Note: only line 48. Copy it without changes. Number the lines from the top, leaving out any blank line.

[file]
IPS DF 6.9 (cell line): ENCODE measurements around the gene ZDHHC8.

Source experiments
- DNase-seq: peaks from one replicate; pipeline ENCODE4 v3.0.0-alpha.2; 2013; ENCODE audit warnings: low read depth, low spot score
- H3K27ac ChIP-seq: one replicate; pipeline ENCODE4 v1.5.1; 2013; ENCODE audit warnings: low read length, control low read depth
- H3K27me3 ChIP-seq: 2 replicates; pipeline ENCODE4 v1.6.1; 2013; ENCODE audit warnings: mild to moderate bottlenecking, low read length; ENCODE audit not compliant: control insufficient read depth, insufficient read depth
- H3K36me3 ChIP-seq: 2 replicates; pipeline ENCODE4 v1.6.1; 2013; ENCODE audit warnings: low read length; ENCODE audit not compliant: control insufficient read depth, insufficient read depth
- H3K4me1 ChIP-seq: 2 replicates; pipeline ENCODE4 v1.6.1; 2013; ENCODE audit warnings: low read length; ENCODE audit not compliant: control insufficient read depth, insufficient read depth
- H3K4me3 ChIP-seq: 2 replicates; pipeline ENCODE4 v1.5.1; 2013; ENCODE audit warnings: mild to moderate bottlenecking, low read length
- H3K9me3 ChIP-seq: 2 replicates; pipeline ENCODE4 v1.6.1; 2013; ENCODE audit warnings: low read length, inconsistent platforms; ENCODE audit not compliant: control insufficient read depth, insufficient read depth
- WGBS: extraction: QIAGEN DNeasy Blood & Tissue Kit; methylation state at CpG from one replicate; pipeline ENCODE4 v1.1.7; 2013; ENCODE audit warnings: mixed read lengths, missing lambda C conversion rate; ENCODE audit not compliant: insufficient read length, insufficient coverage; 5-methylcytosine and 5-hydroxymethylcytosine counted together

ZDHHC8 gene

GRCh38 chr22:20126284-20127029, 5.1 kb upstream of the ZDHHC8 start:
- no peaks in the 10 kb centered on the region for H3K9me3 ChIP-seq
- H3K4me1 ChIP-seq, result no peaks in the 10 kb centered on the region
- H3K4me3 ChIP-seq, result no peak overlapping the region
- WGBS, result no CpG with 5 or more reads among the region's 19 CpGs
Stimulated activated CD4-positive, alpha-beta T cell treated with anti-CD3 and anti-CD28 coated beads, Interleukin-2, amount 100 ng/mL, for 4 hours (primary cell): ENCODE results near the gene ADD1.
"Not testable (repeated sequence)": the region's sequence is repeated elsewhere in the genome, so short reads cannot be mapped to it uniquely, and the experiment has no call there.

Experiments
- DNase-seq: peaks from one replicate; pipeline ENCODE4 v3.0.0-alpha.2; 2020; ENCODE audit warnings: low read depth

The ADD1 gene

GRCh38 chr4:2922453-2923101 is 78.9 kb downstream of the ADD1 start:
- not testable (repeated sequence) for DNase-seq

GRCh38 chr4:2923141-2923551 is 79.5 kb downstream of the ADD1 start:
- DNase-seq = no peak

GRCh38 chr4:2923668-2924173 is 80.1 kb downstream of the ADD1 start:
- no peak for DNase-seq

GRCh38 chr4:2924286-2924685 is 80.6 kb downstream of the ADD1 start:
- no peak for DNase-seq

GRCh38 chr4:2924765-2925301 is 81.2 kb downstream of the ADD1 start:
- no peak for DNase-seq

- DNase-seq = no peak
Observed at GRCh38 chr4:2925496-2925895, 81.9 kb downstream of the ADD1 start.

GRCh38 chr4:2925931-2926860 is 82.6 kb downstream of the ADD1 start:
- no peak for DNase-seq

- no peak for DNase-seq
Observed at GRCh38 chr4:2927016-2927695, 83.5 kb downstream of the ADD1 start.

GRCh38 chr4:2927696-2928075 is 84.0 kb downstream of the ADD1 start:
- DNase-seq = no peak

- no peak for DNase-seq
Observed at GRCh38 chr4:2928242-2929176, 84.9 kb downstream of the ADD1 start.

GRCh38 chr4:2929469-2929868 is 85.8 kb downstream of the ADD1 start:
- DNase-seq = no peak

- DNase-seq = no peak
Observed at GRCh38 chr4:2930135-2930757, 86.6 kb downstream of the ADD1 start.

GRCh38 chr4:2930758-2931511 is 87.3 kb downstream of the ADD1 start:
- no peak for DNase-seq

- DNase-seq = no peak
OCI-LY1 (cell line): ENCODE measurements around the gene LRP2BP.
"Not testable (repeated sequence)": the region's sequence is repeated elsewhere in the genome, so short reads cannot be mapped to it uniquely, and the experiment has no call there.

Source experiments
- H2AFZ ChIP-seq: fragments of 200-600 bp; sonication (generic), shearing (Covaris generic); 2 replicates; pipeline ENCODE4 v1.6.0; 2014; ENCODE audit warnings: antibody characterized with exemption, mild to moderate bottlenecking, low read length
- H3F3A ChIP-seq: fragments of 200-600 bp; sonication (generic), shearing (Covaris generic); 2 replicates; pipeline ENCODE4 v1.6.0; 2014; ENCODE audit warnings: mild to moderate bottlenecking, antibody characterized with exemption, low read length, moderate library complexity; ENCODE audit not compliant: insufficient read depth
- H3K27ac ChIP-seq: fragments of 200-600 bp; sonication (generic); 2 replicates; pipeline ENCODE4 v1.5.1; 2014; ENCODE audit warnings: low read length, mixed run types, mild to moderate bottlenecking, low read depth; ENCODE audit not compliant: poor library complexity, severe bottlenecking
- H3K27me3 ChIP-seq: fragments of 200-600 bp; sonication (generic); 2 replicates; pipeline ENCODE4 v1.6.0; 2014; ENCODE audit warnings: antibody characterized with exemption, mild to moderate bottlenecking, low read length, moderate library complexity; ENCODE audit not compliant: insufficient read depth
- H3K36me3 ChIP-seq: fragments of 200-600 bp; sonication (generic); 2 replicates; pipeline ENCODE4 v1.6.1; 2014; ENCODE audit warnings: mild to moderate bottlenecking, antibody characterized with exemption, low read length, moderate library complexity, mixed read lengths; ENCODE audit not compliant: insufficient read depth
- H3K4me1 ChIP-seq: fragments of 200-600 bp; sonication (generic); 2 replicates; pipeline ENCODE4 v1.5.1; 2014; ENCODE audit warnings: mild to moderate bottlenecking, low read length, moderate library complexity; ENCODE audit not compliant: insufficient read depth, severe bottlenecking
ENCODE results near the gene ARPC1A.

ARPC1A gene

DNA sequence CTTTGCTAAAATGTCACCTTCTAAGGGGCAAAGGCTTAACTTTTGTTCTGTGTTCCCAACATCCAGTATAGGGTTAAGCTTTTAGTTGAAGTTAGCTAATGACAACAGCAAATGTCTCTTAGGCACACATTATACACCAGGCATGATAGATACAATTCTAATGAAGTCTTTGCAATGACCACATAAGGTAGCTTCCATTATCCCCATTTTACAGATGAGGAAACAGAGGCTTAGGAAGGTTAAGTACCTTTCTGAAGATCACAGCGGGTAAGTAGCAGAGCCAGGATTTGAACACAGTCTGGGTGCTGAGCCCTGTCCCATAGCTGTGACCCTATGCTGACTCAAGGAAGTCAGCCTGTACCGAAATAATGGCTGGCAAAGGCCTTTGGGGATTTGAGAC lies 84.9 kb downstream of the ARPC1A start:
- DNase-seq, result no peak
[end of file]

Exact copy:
- DNase-seq = no peak